Games. Over the past year the older boys have began to understand and enjoy games more. Things like snap, pairs, counting games and other simple ones. We tend to play these after breakfast when the baby goes for a nap because he is at that toddler age of disrupting things carefully laid out on the floor. We cover quite a bit of basic literacy and numeracy in the games we play.

Drawing, painting, writing. Several times per week we sit up at the table and get out boxes of paints, coloured papers, crayons etc. I tend to be quite free in what they do with these, rather than telling them there is a right or wrong way to draw or paint. I show them how to hold the brushes, and how not to mess up the different colours, but that’s about it. Interestingly, the middle boy who is quite passionate (either very happy or very sad) does far more delicate and intricate paintings than the older boy; this took me by surprise at first, and I realised I had stereotyped them already. It is interesting to watch the different styles develop. More recently, some of the shapes and squiggles are starting to form into letters. We aren’t pushing them to write, but rather taking things a natural step forward. We have some workbooks aimed at children aged 3-5 which help make lines and shapes building towards letters. I’ve got them off the shelf a couple of times, but when the boys have shown little interest, have reverted to the more free approach. This week something changed, and they were very pleased to sit at the table each with his own workbook. The toddler has just started to make scribbles with crayons.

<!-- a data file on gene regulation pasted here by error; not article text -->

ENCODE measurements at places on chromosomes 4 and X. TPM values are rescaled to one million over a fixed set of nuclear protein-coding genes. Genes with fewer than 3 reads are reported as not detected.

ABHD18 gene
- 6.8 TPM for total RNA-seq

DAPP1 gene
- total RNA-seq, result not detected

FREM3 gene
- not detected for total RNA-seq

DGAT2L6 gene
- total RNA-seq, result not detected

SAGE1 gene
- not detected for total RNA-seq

Reading. It’s been delightful to see their interest in books. Again, my boys are developing both shared and individual interests; I see this clearly when we go to the library. The four year old is particularly interested in ancient civilisations – he loves books on ancient Egypt, Rome or Greece. He was extremely excited to see the map of St Paul’s missionary journey in both a history book and in the Bible. He gets excited whenever there is a mention of the Romans in the Bible, and you can see him piecing together the events that occurred. It is a good time to build upon this interest, and one idea I saw recently at a friend’s house was that of a Bible timeline across a wall in their front room. It is helpful for all of us to remember which events occurred concurrently. We haven’t focussed hugely on independent reading, but through games and reading signs out and about, they are recognising most letters and basic words. We are starting to focus a bit more on this now, and it is an area I see progressing over the year ahead.

Spanish. For a while we were uncertain which language to choose, and in the end went for Spanish as it is new to all of us, widely spoken in diverse parts of the world, and is a country we are likely to visit. We enrolled them in a Spanish class near where we lived for four months; there were only two other boys in the class. They loved it, and enjoy singing along to their CD in the car. We have bought some more CDs, and hope to find a Spanish speaking student who might come and spend an hour with us once a week to continue learning.